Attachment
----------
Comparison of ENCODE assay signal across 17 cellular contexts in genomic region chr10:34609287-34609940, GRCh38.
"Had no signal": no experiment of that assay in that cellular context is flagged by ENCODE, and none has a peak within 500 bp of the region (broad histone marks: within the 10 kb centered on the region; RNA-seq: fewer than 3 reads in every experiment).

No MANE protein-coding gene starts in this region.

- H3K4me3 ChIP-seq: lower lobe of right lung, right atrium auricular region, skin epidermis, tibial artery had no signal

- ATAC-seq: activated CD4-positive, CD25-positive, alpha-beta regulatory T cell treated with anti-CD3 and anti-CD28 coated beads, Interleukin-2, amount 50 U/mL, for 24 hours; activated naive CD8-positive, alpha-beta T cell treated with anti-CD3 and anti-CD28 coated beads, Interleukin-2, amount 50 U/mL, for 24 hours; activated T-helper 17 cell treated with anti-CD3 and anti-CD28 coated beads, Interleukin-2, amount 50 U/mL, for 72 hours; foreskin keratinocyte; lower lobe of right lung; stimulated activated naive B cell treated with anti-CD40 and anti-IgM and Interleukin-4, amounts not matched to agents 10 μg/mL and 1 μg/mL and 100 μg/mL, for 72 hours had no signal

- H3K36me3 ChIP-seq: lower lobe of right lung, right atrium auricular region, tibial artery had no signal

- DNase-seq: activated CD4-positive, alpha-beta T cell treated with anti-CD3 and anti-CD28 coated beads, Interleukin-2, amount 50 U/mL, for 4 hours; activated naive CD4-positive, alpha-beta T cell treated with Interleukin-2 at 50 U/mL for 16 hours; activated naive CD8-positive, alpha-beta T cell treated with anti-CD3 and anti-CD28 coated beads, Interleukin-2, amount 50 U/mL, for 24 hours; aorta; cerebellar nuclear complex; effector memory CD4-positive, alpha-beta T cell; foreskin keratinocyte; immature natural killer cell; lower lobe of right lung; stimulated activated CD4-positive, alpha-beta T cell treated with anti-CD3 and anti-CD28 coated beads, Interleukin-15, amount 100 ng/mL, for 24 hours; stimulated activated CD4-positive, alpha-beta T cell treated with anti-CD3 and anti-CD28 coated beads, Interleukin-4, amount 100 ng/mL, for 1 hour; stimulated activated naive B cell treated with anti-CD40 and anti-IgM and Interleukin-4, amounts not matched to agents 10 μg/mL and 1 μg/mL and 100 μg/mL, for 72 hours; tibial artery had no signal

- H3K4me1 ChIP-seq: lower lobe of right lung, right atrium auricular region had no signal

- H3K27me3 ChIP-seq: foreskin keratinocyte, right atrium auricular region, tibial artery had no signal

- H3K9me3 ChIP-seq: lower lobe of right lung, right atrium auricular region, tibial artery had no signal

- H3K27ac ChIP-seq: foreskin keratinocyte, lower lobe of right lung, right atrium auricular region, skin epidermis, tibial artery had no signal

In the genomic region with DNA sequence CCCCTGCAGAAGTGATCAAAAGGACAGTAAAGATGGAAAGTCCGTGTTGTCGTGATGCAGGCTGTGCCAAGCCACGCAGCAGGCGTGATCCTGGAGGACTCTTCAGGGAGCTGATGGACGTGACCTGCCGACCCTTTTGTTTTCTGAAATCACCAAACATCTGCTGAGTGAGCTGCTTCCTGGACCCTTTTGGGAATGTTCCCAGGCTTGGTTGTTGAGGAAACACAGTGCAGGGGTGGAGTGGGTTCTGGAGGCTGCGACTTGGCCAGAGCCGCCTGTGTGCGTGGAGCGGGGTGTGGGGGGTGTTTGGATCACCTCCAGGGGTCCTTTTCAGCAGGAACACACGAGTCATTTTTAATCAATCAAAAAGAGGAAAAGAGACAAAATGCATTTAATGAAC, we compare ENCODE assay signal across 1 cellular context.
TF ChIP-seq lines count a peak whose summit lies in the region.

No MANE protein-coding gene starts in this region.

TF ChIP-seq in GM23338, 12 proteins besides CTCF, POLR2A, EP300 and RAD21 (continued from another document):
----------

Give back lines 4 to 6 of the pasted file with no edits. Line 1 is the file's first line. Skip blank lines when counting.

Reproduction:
- H3K4me3 ChIP-seq: lower lobe of right lung, right atrium auricular region, skin epidermis, tibial artery had no signal

- ATAC-seq: activated CD4-positive, CD25-positive, alpha-beta regulatory T cell treated with anti-CD3 and anti-CD28 coated beads, Interleukin-2, amount 50 U/mL, for 24 hours; activated naive CD8-positive, alpha-beta T cell treated with anti-CD3 and anti-CD28 coated beads, Interleukin-2, amount 50 U/mL, for 24 hours; activated T-helper 17 cell treated with anti-CD3 and anti-CD28 coated beads, Interleukin-2, amount 50 U/mL, for 72 hours; foreskin keratinocyte; lower lobe of right lung; stimulated activated naive B cell treated with anti-CD40 and anti-IgM and Interleukin-4, amounts not matched to agents 10 μg/mL and 1 μg/mL and 100 μg/mL, for 72 hours had no signal

- H3K36me3 ChIP-seq: lower lobe of right lung, right atrium auricular region, tibial artery had no signal